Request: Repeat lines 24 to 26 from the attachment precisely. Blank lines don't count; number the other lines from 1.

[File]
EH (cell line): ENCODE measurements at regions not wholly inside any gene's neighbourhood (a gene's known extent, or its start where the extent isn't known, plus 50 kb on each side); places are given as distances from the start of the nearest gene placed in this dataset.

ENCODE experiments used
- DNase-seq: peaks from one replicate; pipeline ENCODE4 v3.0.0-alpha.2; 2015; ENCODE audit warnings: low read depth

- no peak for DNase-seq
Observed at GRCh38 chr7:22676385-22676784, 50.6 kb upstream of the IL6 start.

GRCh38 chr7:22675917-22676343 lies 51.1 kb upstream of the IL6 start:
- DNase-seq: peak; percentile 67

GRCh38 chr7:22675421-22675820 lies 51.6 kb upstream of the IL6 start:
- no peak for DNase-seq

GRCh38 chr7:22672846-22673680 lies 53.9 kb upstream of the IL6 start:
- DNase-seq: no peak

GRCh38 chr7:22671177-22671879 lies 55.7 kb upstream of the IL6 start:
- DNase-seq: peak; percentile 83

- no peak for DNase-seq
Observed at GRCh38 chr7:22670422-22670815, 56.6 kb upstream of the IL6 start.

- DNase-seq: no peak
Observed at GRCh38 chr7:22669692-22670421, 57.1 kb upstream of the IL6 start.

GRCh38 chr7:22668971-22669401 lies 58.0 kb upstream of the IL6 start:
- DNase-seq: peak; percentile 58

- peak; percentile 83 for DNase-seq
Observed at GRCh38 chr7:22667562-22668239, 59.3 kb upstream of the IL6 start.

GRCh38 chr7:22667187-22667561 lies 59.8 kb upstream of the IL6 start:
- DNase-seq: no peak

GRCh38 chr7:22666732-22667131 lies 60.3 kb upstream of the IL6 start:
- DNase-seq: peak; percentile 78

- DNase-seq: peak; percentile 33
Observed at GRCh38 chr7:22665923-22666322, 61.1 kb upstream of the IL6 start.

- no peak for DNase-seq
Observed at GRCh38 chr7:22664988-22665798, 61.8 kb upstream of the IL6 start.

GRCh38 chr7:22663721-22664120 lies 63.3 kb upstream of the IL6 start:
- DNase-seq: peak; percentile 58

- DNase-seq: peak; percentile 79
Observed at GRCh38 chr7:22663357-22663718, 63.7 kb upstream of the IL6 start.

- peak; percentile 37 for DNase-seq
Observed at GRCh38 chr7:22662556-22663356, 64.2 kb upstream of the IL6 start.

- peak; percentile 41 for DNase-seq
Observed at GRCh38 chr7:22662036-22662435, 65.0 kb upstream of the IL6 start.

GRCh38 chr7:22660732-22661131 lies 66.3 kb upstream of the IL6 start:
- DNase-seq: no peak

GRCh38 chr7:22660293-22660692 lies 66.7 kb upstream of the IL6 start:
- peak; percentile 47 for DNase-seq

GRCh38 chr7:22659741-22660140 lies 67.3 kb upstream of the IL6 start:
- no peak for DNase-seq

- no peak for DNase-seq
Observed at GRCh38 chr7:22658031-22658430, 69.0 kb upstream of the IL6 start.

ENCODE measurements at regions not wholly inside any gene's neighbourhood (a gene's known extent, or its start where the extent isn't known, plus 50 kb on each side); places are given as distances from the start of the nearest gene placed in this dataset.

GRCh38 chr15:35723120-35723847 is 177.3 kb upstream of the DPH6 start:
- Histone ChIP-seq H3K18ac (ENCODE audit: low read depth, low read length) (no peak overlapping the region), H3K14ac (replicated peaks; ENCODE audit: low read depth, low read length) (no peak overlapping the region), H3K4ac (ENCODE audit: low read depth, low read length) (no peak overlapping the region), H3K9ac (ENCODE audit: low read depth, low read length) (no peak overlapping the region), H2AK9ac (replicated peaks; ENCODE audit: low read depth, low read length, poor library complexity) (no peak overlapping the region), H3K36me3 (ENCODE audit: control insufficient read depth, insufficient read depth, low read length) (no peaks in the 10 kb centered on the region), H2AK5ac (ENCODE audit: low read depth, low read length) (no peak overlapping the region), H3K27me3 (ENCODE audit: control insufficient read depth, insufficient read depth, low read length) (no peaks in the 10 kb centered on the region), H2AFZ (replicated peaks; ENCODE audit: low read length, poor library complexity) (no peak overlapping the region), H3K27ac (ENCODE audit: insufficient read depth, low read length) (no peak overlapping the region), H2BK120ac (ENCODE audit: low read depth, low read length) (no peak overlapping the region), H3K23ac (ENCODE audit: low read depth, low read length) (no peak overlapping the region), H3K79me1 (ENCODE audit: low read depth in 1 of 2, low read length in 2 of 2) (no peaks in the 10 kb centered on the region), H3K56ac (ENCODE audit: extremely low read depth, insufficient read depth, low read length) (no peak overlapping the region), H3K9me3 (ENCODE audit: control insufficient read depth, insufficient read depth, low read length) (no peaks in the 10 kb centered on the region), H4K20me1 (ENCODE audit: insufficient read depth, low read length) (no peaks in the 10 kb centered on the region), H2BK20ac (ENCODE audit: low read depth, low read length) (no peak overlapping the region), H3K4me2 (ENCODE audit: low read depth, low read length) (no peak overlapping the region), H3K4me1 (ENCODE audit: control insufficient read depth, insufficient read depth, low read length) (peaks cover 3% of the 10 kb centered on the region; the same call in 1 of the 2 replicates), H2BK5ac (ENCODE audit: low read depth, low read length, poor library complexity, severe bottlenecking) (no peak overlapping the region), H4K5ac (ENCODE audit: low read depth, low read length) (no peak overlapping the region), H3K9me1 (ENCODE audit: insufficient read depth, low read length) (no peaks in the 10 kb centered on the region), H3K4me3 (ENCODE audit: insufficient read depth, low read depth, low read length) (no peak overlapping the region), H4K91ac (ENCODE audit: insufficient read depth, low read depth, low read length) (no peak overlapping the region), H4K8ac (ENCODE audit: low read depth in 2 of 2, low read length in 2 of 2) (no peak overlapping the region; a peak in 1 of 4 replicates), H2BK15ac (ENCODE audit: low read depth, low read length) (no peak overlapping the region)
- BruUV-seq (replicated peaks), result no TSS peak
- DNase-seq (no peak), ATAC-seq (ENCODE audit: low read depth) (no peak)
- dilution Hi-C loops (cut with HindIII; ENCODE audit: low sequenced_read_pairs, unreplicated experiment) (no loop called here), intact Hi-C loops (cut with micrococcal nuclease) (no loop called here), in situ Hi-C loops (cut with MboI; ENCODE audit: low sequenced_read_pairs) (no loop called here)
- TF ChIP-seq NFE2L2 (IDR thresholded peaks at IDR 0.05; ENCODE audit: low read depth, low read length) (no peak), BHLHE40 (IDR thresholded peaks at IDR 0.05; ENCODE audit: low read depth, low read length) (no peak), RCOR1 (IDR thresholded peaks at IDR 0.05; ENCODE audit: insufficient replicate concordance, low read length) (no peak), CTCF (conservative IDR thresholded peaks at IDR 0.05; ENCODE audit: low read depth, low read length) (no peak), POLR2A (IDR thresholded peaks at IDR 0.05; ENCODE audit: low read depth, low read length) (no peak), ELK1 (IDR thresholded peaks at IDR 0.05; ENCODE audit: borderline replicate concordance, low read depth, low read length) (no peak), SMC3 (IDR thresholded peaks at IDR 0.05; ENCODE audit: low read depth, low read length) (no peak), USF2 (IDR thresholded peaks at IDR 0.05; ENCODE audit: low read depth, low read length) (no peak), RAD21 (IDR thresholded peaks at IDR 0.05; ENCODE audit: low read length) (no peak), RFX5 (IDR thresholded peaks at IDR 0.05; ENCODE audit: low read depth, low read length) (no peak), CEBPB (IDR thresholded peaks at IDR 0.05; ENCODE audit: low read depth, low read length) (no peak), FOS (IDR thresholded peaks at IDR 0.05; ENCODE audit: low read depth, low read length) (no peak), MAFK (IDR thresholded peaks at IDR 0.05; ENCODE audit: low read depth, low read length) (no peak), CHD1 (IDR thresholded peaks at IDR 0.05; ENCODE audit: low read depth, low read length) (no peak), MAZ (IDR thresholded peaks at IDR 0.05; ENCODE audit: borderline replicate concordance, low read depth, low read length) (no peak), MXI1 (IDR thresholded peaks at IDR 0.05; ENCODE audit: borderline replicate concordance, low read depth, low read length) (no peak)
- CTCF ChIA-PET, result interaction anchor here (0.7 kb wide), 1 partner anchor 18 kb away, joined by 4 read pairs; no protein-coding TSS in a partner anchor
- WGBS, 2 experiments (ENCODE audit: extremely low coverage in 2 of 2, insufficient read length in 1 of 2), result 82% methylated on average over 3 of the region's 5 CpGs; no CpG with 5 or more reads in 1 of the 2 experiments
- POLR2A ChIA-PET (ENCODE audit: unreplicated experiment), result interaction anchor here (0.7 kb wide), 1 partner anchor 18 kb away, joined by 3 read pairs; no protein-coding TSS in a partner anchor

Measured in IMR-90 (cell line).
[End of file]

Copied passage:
GRCh38 chr7:22666732-22667131 lies 60.3 kb upstream of the IL6 start:
- DNase-seq: peak; percentile 78

- DNase-seq: peak; percentile 33